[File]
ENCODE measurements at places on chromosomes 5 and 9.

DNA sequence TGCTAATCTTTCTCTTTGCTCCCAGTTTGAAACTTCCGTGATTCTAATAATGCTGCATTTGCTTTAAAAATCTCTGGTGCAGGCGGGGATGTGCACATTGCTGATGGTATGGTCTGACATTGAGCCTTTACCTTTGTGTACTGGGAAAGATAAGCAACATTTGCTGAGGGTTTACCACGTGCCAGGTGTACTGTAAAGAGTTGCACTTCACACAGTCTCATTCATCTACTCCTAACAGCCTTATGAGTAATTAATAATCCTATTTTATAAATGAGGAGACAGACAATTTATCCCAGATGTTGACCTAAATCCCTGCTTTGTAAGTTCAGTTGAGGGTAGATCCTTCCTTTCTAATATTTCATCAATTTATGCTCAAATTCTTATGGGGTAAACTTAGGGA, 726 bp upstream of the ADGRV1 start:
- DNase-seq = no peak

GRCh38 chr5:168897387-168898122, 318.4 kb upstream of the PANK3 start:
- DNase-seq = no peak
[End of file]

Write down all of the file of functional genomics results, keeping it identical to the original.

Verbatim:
ENCODE measurements at places on chromosomes 5 and 9.

DNA sequence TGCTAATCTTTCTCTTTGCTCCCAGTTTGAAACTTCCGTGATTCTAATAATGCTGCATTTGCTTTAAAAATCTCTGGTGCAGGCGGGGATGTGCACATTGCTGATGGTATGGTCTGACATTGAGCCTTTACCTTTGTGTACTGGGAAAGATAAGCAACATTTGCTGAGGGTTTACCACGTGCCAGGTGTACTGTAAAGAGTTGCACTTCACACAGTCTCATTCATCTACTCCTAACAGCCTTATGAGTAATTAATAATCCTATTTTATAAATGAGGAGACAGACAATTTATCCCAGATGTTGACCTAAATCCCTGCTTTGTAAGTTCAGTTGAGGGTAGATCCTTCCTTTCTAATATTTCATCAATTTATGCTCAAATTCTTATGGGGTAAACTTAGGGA, 726 bp upstream of the ADGRV1 start:
- DNase-seq = no peak

GRCh38 chr5:168897387-168898122, 318.4 kb upstream of the PANK3 start:
- DNase-seq = no peak